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(photo credit: Ariel Jerozolimski)
The Treasury, Israel Tax Authority, the State Attorney's Office and the police investigation unit are working on a joint project to fight economic corruption, Finance Ministry Budget Supervisor Koby Haber said Monday.
In addition, a separate economics division is being set up within the police involving 300 policemen.
Speaking at the annual meeting of the budget department held in remembrance of Treasury employees who fell during the Yom Kippur War, Haber emphasized the importance of the fight against corruption by people who know the subject.
Meanwhile, in his first public address since taking office as interim director of the Tax Authority this week, Yossi Bachar warned that if rulings and collection at the authority were impaired, the whole system would stop working, resulting in a slowing of the economy.
"If decisions and rulings are not made out of fear and the tax system stopped working, the courts would become jammed and the entire system would come to a halt," Bachar said at the annual conference of the Institute of Certified Public Accountants on Monday. "I will never be an expert on tax, what I am here for is to make sure that even in the short-term the system continues to work and this is what I am going to try to do."
Although initially hesitant to take the post, Bachar said that he at last accepted because he was made to understand by those he respected that he had no other choice.
"They told me that I must be crazy to do this but that I just didn't have a choice," said Bachar. "Last week, we and the entire State of Israel woke up to a nightmare, which hit us completely out of the blue."
Bachar underlined his confidence that the name of Jacky Matza, who was released to house arrest Monday night, would be cleared and that law enforcement authorities would end the case quickly.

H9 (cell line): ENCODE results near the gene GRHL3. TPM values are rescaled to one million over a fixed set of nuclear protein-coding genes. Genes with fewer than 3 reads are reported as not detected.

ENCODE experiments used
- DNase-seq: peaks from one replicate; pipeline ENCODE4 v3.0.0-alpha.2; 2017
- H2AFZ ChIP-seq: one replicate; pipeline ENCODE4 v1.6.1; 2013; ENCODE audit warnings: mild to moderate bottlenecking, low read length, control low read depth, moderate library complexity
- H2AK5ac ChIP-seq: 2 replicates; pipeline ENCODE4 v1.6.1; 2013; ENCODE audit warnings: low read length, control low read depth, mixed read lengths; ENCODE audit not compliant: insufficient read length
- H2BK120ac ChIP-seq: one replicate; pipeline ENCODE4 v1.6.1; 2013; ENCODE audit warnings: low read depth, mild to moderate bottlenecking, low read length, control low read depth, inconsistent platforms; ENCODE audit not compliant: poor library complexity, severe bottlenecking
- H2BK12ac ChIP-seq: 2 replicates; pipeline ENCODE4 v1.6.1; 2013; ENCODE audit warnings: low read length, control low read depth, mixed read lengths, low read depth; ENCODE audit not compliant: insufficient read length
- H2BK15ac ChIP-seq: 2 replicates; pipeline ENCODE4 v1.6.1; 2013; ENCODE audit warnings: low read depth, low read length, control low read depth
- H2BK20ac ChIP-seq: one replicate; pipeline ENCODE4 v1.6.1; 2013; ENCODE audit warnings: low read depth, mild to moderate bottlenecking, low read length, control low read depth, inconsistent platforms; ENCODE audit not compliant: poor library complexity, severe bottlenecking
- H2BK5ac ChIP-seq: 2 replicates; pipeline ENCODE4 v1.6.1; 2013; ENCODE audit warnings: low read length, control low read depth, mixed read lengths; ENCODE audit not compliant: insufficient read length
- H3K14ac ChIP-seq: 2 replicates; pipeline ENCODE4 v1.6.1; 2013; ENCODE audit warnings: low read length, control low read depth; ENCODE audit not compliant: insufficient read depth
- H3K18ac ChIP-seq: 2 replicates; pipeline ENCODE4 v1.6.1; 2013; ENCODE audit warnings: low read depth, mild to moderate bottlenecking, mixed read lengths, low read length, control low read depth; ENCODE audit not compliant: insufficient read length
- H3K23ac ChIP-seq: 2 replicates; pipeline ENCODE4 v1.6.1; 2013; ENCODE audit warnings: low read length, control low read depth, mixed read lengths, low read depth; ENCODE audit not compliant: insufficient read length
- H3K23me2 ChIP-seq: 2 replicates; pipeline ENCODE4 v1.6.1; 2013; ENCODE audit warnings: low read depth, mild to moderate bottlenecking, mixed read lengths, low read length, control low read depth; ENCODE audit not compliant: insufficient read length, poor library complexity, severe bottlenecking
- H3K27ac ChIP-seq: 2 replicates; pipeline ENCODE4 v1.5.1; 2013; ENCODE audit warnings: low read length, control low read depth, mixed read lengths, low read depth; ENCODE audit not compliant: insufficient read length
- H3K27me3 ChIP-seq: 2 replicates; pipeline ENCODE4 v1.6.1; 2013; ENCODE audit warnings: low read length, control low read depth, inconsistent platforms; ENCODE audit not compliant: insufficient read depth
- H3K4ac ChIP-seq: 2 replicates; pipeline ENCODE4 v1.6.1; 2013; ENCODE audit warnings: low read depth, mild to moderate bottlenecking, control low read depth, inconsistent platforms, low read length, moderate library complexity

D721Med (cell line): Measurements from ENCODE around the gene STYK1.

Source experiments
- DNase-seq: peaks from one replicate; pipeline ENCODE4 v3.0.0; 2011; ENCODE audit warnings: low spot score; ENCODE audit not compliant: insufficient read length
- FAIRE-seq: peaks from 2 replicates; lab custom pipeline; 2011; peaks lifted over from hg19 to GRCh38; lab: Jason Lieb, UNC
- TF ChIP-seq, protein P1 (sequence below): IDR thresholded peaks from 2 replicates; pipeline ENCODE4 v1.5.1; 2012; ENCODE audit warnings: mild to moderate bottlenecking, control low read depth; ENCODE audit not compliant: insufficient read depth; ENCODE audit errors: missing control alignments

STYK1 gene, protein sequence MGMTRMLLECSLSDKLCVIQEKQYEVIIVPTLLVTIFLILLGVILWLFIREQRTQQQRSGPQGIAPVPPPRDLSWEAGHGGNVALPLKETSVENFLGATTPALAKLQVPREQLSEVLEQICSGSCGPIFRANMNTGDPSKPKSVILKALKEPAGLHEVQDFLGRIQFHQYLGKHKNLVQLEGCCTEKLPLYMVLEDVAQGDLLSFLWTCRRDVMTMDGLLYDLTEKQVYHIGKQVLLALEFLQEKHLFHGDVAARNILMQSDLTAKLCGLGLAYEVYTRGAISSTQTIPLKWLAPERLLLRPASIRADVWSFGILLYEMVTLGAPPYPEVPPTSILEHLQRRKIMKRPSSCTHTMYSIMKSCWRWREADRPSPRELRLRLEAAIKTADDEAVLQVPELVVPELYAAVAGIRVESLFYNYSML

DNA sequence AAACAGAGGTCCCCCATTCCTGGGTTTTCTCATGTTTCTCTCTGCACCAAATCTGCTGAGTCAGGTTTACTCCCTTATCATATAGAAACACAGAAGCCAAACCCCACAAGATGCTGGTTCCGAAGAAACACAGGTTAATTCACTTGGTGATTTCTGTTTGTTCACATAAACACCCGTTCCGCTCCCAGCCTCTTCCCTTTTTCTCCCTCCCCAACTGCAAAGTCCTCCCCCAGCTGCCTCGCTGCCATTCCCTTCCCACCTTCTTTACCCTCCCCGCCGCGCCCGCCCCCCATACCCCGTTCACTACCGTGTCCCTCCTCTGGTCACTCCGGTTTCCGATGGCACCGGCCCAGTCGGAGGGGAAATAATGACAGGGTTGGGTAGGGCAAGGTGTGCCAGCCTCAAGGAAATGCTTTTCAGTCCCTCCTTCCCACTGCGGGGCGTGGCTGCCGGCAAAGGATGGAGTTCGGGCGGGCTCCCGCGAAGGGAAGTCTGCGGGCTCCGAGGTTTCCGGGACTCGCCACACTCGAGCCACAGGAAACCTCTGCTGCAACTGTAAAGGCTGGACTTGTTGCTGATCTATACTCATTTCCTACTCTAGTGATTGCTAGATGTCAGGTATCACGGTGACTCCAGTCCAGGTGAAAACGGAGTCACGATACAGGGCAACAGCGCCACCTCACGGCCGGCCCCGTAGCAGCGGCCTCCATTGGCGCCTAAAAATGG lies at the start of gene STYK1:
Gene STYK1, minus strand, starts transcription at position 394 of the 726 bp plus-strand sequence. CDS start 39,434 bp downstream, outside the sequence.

"I hope my mission will be short and that I can hand the leadership back to Jacky quickly, but now the tax authority needs an injection of support to restore order and this is why I took up the post," said Bachar. "I have much faith in the work of the tax authority employees, which has proven itself when we look at the growing tax revenues even though taxes were being cut, as well as in the efficient handling of the pile of recuperation claims from the Second War in Lebanon."
Accountants and lawyers gathered at the conference lamented over the potential reluctance of authorities to make judgment calls or show any flexibility following the scandal.
"Tax authority officials are involved in a lot of decision making and to avert a halt, we need to restore their support and confidence in making such decisions," Reuven Schiff, president of the Certified Public Accountants told The Jerusalem Post.
At the same time Bachar pointed to the importance of having proper governing bodies and institutions.
"When you talk to foreign investors about risk assessment of a country, they are interested in proper governing authorities like the tax authorities and proper institutions like banks," he said.